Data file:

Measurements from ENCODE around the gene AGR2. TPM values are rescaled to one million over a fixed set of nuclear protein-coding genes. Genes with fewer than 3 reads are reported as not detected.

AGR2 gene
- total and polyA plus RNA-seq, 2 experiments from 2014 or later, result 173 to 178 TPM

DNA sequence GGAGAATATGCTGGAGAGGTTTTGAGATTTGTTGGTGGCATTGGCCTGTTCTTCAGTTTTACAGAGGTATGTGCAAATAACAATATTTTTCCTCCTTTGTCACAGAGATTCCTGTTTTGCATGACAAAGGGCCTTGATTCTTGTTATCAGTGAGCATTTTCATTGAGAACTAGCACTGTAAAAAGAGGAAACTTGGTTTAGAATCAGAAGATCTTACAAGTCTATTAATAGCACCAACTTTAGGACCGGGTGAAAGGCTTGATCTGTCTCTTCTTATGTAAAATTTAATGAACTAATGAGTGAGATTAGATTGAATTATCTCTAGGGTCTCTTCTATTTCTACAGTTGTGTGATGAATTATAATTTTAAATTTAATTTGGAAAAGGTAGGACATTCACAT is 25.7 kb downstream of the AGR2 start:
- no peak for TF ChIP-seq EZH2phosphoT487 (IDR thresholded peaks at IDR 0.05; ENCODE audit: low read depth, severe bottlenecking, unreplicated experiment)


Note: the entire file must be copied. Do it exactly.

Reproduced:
Measurements from ENCODE around the gene AGR2. TPM values are rescaled to one million over a fixed set of nuclear protein-coding genes. Genes with fewer than 3 reads are reported as not detected.

AGR2 gene
- total and polyA plus RNA-seq, 2 experiments from 2014 or later, result 173 to 178 TPM

DNA sequence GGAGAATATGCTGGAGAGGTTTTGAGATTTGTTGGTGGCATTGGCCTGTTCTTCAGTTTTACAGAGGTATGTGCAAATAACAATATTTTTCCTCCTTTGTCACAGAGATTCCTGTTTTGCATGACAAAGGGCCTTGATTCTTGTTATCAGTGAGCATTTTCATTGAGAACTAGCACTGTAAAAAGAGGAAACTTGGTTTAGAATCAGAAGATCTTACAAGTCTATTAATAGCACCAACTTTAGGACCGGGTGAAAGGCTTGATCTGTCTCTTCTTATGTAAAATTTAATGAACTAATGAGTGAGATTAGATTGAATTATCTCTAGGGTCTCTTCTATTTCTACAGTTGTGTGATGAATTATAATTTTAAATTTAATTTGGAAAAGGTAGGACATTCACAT is 25.7 kb downstream of the AGR2 start:
- no peak for TF ChIP-seq EZH2phosphoT487 (IDR thresholded peaks at IDR 0.05; ENCODE audit: low read depth, severe bottlenecking, unreplicated experiment)